1SG Eric W. Pelkey
Over the past 20 years, Air Medical Evacuation Companies commonly referred to as “DUSTOFF,” provided continuity of patient treatment between the various roles of care in Afghanistan and Iraq. They held the responsibly of executing one of the most sacred military missions. To many, the opportunity to remove our fallen brothers and sisters off the battlefield was a privilege. Soldiers fought with confidence because they knew “DUSTOFF” was ready to act should they fall. The community is fortunate combat operations are becoming less frequent. However, many services members find themselves conflicted regarding the drawdown of Soldiers. Like them or not, the past conflicts were a major resiliency building mechanism across the force. Furthermore, service members gained unparalleled expertise within their given skill set. An opportunity new service members may not get. This is unfortunate because as experience leaves aircrews begin lacking a full understanding of what makes the MEDEVAC mission so special.
Experienced crewmembers understand the feelings and emotions associated with a MEDEVAC mission. They understand the rush of adrenaline felt as the pilots say, “one minute out.” How excitement numbs the uncertainty felt when landing to an improvised LZ. They will never feel focus take over as the medic begins the descent to a point of injury while under small arms fire. The relief one feels once all crewmembers are reunited and the patient is onboard. How a second wave of adrenaline rushes through the crew while doing everything in their power to ensure the injured survives the journey. The sense of pride and accomplishment is overwhelmingly warm when a patient has a positive outcome. Inversely, anger, sadness, and remorse fill the crew’s heart each time a patient succumbs to darkness. Crewmembers take time to mourn fallen strangers simply because their sacrifice deserves no less. This author never glorifies war or wishes ill upon anyone but it is sad some will miss the opportunity to experience the emotional highs and lows of the mission.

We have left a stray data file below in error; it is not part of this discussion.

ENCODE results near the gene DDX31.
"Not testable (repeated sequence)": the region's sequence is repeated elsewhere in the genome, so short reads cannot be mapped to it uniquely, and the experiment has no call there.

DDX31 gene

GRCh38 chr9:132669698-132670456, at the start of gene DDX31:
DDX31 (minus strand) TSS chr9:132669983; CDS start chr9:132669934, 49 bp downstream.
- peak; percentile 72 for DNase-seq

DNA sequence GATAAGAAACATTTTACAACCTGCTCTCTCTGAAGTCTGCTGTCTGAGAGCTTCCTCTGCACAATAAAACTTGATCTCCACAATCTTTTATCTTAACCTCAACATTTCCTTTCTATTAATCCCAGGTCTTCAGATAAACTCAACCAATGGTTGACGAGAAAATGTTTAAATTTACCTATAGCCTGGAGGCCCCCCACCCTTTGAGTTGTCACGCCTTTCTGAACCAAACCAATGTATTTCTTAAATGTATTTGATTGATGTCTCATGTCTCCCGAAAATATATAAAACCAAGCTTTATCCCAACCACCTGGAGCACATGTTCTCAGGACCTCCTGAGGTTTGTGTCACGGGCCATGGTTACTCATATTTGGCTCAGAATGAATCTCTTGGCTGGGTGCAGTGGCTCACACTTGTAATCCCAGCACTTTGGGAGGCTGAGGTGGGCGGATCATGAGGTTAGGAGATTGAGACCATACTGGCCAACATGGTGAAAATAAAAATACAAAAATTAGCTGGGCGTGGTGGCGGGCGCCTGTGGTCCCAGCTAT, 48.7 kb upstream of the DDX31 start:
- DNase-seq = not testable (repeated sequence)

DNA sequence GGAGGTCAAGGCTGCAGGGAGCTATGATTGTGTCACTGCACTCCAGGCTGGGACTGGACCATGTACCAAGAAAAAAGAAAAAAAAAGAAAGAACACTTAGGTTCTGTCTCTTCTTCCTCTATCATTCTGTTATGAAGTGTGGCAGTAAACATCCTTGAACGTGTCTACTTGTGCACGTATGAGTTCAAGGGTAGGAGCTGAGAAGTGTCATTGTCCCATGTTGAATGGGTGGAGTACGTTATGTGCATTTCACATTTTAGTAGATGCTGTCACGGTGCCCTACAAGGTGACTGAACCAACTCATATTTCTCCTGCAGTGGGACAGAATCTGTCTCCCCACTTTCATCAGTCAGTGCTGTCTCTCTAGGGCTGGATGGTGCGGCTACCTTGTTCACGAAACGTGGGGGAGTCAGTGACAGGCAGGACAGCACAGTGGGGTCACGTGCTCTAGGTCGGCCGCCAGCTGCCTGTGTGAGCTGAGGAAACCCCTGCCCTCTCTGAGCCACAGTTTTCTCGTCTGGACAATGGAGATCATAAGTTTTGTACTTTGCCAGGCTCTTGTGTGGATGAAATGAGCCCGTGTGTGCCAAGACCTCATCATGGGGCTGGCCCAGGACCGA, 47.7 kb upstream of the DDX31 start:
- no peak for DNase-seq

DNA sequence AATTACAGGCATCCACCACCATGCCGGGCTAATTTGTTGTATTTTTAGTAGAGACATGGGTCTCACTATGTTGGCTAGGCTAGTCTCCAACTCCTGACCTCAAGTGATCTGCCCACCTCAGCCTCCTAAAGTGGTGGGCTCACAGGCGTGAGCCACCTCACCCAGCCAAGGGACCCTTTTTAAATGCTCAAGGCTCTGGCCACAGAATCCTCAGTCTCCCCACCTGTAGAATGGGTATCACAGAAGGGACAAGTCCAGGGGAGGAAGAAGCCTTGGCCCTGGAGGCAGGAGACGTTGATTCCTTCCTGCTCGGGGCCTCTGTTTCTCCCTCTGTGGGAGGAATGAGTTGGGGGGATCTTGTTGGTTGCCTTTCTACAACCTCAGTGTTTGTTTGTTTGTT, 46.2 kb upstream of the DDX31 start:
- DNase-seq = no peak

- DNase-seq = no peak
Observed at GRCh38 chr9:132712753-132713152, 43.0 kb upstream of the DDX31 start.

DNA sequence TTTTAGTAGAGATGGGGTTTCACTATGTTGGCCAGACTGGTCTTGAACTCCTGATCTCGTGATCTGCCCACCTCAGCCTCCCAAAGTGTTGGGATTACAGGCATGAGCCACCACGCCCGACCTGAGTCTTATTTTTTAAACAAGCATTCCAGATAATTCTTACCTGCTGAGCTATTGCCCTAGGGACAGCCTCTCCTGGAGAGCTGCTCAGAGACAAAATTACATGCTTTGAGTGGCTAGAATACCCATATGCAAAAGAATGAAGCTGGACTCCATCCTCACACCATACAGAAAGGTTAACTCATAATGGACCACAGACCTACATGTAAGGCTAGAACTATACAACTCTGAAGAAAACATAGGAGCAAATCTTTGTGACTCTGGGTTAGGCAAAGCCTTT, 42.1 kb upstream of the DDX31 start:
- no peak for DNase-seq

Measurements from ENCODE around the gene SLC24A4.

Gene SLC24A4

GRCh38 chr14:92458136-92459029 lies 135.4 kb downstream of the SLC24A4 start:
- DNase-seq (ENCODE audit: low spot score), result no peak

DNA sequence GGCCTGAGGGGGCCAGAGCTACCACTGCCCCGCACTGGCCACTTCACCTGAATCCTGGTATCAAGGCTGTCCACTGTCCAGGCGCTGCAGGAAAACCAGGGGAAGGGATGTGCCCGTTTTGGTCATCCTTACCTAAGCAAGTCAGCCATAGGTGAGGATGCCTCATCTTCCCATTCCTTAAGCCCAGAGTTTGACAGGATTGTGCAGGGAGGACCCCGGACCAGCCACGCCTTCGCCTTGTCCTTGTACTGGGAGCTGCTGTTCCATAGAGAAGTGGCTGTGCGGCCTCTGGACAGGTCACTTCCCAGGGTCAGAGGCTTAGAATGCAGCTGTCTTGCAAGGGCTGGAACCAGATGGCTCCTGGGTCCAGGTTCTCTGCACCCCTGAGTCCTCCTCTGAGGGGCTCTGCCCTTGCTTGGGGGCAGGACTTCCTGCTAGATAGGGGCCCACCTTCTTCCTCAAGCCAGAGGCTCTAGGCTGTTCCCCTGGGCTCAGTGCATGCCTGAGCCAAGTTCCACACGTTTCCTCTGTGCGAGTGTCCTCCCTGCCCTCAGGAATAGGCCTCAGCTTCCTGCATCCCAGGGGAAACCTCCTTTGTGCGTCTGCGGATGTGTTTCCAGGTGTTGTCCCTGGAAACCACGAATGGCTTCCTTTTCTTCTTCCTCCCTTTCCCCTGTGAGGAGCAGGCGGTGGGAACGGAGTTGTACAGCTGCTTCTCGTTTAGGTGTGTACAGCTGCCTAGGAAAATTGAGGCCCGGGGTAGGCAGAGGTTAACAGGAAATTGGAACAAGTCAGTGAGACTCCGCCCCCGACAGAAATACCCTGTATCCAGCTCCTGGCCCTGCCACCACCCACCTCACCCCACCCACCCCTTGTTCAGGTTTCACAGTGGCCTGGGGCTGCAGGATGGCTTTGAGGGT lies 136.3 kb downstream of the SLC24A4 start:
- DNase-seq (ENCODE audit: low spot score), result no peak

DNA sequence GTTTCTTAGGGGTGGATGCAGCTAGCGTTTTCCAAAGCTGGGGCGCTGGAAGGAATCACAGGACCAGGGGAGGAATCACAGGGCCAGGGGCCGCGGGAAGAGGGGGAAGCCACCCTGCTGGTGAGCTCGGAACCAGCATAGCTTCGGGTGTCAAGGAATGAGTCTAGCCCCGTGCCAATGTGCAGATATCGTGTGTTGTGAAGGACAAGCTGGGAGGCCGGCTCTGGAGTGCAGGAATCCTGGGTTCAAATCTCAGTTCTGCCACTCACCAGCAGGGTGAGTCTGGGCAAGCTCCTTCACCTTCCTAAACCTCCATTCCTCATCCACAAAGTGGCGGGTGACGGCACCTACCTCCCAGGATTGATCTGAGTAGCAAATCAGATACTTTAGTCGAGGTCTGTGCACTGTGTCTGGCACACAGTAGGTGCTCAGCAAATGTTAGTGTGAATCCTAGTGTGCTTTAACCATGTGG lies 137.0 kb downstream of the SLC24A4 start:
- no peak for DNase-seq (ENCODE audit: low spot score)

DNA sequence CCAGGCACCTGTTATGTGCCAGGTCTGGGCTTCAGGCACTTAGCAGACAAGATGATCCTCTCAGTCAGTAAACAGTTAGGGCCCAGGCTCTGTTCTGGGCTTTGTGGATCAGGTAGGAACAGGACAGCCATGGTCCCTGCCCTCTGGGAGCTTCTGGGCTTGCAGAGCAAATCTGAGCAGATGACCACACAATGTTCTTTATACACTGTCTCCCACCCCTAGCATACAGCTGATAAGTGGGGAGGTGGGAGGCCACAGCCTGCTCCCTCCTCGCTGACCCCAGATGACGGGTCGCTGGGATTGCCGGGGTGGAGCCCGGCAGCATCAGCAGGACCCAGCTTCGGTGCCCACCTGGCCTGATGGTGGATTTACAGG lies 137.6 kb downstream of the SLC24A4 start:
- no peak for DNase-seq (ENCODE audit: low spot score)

Emotion makes us better. It drives us to improve our skills and succeed. The School of Army Aviation Medicine, tries to recreate the emotion associated with real world missions. Their instructors recognize the loss of experience throughout the force and aim to limit performance degradation and build resilience. Through hours of rigorous simulation training, students get a taste of the MEDEVAC missions from years past. The instructors often draw from their own experiences to provide students the most realistic worse case scenarios. However, the past is the past and the future is now. SAAM’s training is constantly evolving to better prepare students for large-scale combat and multi-domain operations. Lessons learned are important but instructors also focus on future uncertainties. The schoolhouse strives to field tactically and technically competent crewmembers. Our service members deserve nothing less than the best. No matter the conflict, SAAM is ready to train future generations to helm the mission.